Ælfric
(c. 950 – c. 1010)
Ælfric of Eynsham (the Grammarian); English abbot, as well as a prolific writer in Old English of hagiography, homilies, biblical commentaries, and other genres; also known variously as Ælfric Grammaticus, Ælfric of Cerne and Ælfric the Homilist.
Ælfric

WorksEdit

  • The Sermones Catholici, or Homilies of Ælfric in "The Homilies of the Anglo-Saxon Church" (1844), translated by Benjamin Thorpe
  • Ælfric's Lives of Saints in "Aelfric's Lives of Saints being a Set of Sermons on Saints' Days formerly observed by the English Church"
  • Ælfric's Colloquy, in "Analecta Anglo-Saxonica" (1834) by Benjamin Thorpe
  • A Treatise on the Old and New Testaments (1623), edited by W. L'Isle
  • The Life of St. Æthelwold in "Chron. Monasterii de Abingdon" ii. 255, edited by R. S. Stevenson
  • Excerpts from St. Æthelwold's Rule of St. Benedict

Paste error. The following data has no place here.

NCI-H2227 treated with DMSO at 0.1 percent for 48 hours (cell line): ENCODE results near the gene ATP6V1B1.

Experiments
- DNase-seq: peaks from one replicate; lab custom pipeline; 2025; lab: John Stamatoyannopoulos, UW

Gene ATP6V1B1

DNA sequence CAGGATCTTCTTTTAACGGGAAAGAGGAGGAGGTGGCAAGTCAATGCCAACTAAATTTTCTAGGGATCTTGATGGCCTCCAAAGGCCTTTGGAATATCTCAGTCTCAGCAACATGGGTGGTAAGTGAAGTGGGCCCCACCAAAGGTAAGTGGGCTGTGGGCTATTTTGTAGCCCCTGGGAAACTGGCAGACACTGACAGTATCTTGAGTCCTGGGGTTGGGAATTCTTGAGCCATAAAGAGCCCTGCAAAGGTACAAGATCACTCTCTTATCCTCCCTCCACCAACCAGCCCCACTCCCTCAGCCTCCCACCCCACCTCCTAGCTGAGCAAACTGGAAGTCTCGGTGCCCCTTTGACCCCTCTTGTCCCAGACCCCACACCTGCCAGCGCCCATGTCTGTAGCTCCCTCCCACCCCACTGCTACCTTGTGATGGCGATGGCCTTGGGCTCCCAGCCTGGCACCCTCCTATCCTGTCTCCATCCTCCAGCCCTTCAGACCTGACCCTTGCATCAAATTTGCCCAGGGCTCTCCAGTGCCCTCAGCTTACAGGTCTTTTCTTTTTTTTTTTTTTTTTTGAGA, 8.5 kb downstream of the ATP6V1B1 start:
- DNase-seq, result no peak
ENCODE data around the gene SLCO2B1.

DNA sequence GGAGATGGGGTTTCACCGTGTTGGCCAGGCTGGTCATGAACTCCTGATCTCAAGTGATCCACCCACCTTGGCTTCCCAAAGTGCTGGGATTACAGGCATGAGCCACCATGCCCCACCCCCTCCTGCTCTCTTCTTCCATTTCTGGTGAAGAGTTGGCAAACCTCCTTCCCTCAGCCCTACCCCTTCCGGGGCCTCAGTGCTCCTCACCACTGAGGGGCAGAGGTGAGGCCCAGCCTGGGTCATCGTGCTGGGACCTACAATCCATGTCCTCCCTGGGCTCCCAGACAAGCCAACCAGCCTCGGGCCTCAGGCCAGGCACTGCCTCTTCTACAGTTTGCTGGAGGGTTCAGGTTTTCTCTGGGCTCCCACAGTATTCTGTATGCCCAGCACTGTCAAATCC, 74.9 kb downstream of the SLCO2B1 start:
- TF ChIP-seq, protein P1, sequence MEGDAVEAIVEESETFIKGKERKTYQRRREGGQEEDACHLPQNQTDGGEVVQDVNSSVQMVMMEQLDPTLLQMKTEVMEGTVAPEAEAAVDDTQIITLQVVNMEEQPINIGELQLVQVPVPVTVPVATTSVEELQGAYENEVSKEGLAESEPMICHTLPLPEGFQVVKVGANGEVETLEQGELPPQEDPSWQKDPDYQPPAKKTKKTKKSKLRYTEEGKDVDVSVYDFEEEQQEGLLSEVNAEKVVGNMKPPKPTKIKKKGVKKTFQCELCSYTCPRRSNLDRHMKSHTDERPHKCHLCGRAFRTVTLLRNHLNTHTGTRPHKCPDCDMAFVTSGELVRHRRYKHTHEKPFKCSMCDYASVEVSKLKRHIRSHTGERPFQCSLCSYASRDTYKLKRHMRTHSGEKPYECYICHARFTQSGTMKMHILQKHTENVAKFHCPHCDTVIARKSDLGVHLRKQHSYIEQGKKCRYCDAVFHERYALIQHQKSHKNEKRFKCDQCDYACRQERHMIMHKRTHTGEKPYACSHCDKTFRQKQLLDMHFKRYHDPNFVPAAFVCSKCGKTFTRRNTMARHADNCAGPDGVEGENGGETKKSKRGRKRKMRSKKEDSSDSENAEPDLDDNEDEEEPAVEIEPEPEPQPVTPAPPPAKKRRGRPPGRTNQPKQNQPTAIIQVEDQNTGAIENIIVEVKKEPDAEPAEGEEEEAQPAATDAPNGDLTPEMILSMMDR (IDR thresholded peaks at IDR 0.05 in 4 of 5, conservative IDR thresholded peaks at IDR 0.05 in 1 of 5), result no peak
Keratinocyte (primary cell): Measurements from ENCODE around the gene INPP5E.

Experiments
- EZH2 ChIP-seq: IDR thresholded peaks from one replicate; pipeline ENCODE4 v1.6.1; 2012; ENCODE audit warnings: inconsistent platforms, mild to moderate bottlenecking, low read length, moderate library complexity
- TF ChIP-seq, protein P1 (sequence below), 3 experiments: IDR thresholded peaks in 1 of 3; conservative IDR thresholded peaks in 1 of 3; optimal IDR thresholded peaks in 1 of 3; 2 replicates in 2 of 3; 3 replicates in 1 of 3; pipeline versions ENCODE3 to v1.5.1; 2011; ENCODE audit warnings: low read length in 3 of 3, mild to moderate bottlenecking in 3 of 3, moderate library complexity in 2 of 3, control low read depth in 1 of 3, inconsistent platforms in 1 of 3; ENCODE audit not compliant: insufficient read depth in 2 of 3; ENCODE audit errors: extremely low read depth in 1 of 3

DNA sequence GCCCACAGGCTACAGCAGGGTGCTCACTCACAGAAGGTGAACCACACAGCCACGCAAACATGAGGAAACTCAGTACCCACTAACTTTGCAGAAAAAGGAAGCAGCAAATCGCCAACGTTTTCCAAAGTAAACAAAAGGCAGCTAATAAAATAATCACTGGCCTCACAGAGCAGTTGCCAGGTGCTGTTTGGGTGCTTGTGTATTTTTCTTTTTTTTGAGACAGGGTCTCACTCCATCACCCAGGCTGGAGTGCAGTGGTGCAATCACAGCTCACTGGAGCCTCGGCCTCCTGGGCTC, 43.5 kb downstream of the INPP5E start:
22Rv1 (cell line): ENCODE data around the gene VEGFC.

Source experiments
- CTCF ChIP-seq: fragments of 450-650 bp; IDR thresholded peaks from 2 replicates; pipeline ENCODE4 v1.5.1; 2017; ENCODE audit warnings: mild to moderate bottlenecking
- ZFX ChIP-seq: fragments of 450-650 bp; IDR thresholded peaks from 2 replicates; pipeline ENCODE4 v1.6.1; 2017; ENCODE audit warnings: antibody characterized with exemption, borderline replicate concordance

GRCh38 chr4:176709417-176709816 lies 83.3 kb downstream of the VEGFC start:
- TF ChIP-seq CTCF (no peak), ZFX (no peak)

• Canons written for Wulfsy, bishop of Sherborn (991–1001)
  • Pastoral Letter written for Wulfstan, archbishop of York (1003–1023)
  • Quando dividis Chrisma
  • Latin Grammar and Glossary printed by "Dictionarium Saxonico-Latino-Anglicum" (1659)
  • De Temporibus Anni published in "Popular Treatises on Science during the Middle Ages" (1841), edited by T. Wright

In translationEdit

  • St. Edmund, King and Martyr
  • The Heptateuchus, an abridgment and translation of the first seven books of the Old Testament, (1699), edited by E. Thwaites

Works about ÆlfricEdit


 

Works by this author published before January 1, 1925 are in the public domain worldwide because the author died at least 100 years ago. Translations or editions published later may be copyrighted. Posthumous works may be copyrighted based on how long they have been published in certain countries and areas.